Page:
Over The Hill

I know I’m old now, in a sense, because actors who played bit parts in beloved dramas of my younger days are now iconic, their most famous roles etched on the public mind even when their names require a look-up.

The Cute Engineer, who was about seven when the BBC aired its tour de force series based on Robert Graves’ Claudius novels, had heard me rattle on enough about the programs and surprised me by springing for a 35th anniversary edition of the series. Every other episode tossed up a familiar face. I had warned him about Patrick Stewart‘s performance as the corrupt prefect Aelius Sejanus,  whose plays for power during the reign of Tiberius ended — at least in Graves’ version — with execution at the order of his competing prefect Macro. I’d forgotten about the actor playing Macro himself; he looked familiar, and the name John Rhys-Davies scrolled by in the credits.

A couple of nights later, as we got toward the end, I recognized Bernard Hill as well. Of all the characters in the filmed Lord of the Rings, King Theoden was to me the most perfectly realized, the man I would have wanted for a king, a father, a general. Hill blew the role out of the ball park and possibly into the next galaxy. It was a bit jolting, I said, to see a much younger Theoden pulling Derek Jacobi’s tremulous Claudius out from behind a curtain and declaring him Emperor of all Rome (here, at about 5:30).

“Not as weird as seeing Captain Picard done in by Gimli,” said the Engineer.

We’re still debating it.

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11 thoughts on “Over The Hill

  1. Yeah. I went to get a haircut the other day and in desperation was flipping through some of the lame magazines they had there. I didn’t even know who the people the papparazzi were chasing were and why they were famous.

  2. I always wanted to watch the BBC series based on Robert Graves’ novels on Claudius but never had a chance. Even though every time I see an Anglo-Saxon playing a Roman I get this weird kitsch sensation I heard the series to be very well done. Like Thomas and probably you almost all celebrities of today go over my head while I remember so well those of my days.

    • Oh, when you find a chance and time, do check it out. The British modeled themselves on Rome so devotedly that I think they play Romans with enormous dedication, though I can imagine it affecting you as “weird kitsch.” (I think of Roman gravitas = British stiff upper lip; parliamentary government blended with a class oligarchy; maritime supremacy — the list goes on.)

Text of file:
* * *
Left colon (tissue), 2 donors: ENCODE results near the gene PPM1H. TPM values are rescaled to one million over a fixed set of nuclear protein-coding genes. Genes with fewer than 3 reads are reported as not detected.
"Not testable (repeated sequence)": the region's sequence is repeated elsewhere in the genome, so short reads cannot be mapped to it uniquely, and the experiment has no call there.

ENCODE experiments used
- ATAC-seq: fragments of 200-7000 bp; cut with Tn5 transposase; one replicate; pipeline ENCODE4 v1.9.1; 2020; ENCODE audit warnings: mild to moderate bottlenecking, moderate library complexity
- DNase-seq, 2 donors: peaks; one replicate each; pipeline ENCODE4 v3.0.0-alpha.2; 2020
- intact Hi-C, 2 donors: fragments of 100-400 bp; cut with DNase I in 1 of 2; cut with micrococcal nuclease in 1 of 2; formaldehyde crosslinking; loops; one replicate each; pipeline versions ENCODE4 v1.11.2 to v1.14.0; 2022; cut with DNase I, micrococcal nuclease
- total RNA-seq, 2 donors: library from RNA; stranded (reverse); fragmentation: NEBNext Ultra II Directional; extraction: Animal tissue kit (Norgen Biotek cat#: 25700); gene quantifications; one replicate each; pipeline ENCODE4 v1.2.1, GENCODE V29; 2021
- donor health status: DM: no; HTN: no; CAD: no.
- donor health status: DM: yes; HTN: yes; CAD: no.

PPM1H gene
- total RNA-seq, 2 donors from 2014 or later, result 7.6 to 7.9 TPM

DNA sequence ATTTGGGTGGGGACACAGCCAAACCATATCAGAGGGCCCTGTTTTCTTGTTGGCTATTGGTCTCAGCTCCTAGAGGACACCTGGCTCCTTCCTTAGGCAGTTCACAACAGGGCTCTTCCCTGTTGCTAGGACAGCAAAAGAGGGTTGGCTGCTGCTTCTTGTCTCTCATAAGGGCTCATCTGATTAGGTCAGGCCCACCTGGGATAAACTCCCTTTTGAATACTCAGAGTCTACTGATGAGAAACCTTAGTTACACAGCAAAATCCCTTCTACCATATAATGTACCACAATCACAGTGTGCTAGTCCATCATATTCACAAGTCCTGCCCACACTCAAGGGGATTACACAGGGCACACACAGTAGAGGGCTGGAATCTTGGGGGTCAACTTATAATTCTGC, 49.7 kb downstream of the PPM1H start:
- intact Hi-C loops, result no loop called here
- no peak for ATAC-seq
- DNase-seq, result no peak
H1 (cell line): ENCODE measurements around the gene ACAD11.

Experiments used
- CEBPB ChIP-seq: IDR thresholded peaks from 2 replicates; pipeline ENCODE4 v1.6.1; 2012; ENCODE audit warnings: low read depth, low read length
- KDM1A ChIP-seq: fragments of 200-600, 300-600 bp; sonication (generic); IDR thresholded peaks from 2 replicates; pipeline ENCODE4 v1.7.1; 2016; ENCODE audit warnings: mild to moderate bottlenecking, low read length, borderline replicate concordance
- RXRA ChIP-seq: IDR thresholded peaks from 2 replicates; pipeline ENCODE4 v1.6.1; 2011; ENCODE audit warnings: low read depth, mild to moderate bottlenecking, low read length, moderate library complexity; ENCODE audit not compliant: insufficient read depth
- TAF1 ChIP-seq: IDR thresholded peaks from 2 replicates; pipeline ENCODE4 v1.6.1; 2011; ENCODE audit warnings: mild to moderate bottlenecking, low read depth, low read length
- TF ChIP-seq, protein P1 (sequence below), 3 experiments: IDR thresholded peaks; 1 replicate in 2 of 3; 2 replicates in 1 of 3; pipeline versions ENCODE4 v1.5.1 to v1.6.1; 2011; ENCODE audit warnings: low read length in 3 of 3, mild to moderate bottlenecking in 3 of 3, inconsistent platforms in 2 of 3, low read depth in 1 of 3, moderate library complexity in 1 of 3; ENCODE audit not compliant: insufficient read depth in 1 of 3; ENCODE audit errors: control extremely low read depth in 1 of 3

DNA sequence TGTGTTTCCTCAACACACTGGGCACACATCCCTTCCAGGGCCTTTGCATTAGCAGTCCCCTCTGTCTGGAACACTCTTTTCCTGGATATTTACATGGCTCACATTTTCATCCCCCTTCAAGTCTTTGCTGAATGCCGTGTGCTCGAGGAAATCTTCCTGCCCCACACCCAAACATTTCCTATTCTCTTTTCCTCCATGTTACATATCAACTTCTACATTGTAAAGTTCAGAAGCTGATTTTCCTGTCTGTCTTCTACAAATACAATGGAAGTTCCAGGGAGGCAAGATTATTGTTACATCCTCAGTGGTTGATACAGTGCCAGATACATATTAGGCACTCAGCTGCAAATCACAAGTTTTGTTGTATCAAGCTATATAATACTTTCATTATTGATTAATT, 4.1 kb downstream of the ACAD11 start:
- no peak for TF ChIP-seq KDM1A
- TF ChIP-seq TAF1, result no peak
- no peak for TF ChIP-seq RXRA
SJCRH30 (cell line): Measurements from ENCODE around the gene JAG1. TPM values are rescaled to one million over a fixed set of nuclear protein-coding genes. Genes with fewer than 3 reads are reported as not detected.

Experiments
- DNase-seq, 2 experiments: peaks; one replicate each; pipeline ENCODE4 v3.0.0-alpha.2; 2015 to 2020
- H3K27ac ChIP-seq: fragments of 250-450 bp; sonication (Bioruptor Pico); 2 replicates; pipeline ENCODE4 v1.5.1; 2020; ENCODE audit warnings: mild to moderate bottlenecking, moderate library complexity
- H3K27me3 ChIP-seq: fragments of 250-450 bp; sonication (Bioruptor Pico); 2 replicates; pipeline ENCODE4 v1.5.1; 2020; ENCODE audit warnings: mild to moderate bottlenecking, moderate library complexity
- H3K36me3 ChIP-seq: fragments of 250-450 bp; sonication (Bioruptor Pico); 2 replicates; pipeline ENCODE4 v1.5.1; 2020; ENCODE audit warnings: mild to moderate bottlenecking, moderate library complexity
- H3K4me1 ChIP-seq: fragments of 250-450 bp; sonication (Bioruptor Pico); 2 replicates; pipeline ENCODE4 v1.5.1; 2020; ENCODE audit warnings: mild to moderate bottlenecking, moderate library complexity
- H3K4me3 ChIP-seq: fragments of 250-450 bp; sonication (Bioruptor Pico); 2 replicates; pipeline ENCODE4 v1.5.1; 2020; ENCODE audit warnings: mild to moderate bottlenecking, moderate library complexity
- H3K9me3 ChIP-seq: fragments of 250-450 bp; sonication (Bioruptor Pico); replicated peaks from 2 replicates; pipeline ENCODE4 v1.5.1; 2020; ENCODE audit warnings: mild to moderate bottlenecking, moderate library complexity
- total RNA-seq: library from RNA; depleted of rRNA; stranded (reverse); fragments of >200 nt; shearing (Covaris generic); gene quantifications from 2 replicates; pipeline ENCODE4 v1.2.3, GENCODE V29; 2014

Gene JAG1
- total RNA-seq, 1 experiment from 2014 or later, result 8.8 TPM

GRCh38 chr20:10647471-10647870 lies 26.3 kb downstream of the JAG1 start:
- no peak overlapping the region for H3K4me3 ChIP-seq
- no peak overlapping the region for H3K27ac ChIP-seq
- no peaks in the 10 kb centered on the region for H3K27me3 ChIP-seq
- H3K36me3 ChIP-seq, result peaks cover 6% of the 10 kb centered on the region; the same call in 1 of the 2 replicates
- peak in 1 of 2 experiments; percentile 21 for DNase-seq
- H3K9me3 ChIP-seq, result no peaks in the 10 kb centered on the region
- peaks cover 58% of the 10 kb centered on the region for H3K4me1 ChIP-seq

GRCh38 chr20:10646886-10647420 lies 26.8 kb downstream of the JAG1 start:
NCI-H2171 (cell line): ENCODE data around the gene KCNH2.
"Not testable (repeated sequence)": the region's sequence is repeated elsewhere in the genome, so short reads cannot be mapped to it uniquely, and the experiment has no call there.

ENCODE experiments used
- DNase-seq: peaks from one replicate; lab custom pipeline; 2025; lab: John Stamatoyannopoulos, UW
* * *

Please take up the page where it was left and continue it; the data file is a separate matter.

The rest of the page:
The rank and file soldiers have Cockney accents, and the “German” guards whiff of modern Germany rather than the tribes inhabiting Germania at the time — but Graves played that game himself, describing the German troops in Rome as always homesick and prone to say everything was done better back in Germany. 🙂 (If you’ve spent much time around German ex-pats, you know what I mean!) Derek Jacobi’s performance is monumental, though — if he had never done anything else, his seamless portrayal of the limping, tic-ridden, stuttering Claudius would make him immortal.

      • What you say makes me want to watch the series even more. As for the German ex-pats, well, yes, one of them once confessed me (with a bit of shame perhaps) that for the first years of his Italian sojourn he used to go back to Germany to get his teeth cured (he implied he later found out our dentists are not that terrible).

        I remember Derek Jacobi as one of the Roman senators in The Gladiator: great actor, but very British looking, at least to me. Roman gravitas as British stiff upper lip etc. Lol. Well, some cultural adaptation is probably necessary to make people understand (ie perceive an upper class style, or a lower class one via cockney and so forth). Something similar happened with HBO ‘Rome’, which in any case I found excellent from any point of view.

        • Jacobi’s an interesting and adventurous actor. His on-screen Hamlet was done right after Claudius — very angry and bringing out the crude sentiments in the text — and he has played Hitler, WTF (pretty well, too, at least in terms of recalling the mannerisms and cadence in old newsreels). He was the scheming antique dealer in Kenneth Branagh’s “Dead Again.” But never exceeded the brilliance of Claudius.

          The British do sometimes make me think of Cato the Elder’s boast, as recoutned by Graves, that he and his wife were such models of gravity and restraint that the only time they had ever embraced outside the bedroom was when she was frightened by thunder. “Well, perhaps Jove will be good enough to thunder again soon,” someone snarkily replied.

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